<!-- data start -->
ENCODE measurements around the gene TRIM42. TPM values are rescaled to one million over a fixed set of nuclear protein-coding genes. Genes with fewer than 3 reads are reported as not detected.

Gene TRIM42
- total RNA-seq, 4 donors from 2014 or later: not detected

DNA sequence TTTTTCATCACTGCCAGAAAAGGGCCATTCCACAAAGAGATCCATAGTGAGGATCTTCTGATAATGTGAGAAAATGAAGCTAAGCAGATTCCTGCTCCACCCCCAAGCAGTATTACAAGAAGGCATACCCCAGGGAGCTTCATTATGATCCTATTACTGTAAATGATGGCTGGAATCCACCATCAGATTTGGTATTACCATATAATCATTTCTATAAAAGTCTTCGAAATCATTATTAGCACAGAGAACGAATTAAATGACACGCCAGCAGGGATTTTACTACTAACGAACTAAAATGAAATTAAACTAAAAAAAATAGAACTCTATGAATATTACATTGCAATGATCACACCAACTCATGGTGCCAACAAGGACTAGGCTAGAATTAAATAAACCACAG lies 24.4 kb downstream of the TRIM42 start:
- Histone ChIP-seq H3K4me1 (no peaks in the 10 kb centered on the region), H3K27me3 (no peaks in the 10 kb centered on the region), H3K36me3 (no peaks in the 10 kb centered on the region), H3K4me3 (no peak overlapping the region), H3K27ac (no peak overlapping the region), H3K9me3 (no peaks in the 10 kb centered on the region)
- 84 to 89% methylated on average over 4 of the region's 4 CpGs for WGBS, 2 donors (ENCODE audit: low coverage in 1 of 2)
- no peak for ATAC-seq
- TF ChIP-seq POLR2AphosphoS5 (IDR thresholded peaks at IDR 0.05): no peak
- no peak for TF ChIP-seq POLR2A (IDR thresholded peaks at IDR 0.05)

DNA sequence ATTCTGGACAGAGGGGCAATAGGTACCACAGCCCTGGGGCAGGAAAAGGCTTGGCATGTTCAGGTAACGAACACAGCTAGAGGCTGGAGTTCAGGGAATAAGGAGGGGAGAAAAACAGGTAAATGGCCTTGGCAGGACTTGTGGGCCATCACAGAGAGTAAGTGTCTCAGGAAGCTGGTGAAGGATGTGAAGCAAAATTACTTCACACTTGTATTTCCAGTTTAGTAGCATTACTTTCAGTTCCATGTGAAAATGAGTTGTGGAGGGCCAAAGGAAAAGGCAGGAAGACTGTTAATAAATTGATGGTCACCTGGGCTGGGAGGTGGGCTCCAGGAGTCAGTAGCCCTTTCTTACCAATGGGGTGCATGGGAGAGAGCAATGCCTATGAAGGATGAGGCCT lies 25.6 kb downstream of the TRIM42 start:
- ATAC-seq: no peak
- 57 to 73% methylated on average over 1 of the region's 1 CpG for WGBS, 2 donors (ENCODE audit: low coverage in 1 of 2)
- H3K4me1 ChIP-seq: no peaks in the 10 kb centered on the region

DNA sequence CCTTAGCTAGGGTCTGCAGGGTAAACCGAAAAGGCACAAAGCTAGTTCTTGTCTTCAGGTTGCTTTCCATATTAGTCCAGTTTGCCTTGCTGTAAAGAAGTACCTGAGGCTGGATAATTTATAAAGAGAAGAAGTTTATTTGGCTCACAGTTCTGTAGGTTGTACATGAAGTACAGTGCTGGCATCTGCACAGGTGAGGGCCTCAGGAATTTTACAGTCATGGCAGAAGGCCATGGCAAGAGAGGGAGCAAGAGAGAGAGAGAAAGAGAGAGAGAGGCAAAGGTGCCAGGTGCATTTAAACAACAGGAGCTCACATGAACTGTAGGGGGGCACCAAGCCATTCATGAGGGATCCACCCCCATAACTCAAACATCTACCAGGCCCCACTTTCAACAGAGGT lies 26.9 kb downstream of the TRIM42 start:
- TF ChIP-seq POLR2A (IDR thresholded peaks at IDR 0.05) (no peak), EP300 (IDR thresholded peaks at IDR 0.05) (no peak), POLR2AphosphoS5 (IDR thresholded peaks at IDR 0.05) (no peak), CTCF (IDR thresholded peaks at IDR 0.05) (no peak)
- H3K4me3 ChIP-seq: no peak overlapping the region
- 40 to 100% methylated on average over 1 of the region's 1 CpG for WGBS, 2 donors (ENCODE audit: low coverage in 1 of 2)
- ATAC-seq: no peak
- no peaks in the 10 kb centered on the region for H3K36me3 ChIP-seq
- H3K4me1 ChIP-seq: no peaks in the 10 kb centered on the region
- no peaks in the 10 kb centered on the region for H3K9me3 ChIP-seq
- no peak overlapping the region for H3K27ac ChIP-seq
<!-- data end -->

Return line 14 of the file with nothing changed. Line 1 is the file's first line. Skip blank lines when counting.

DNA sequence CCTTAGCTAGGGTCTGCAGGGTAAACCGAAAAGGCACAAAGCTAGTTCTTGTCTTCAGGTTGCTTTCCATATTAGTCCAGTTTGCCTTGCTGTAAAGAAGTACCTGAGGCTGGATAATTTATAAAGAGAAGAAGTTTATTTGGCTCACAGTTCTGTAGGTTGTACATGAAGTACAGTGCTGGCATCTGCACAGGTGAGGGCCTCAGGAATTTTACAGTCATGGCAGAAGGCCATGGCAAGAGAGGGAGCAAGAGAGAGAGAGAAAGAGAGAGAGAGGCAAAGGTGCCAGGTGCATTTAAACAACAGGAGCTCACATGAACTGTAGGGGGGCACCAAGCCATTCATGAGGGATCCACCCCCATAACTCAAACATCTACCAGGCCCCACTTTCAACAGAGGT lies 26.9 kb downstream of the TRIM42 start: